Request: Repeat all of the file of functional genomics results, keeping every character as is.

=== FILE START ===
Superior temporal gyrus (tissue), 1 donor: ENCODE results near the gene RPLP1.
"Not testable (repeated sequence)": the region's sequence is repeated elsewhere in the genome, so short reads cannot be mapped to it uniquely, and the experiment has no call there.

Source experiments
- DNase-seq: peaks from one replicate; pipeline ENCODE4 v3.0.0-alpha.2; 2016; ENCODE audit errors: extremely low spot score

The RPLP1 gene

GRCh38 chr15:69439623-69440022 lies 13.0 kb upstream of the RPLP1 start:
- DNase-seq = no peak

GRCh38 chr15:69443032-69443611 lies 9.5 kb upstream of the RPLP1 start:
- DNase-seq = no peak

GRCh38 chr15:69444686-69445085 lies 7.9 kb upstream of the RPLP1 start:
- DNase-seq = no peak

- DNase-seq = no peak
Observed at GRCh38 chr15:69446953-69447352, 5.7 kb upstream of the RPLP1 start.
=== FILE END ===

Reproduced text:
Superior temporal gyrus (tissue), 1 donor: ENCODE results near the gene RPLP1.
"Not testable (repeated sequence)": the region's sequence is repeated elsewhere in the genome, so short reads cannot be mapped to it uniquely, and the experiment has no call there.

Source experiments
- DNase-seq: peaks from one replicate; pipeline ENCODE4 v3.0.0-alpha.2; 2016; ENCODE audit errors: extremely low spot score

The RPLP1 gene

GRCh38 chr15:69439623-69440022 lies 13.0 kb upstream of the RPLP1 start:
- DNase-seq = no peak

GRCh38 chr15:69443032-69443611 lies 9.5 kb upstream of the RPLP1 start:
- DNase-seq = no peak

GRCh38 chr15:69444686-69445085 lies 7.9 kb upstream of the RPLP1 start:
- DNase-seq = no peak

- DNase-seq = no peak
Observed at GRCh38 chr15:69446953-69447352, 5.7 kb upstream of the RPLP1 start.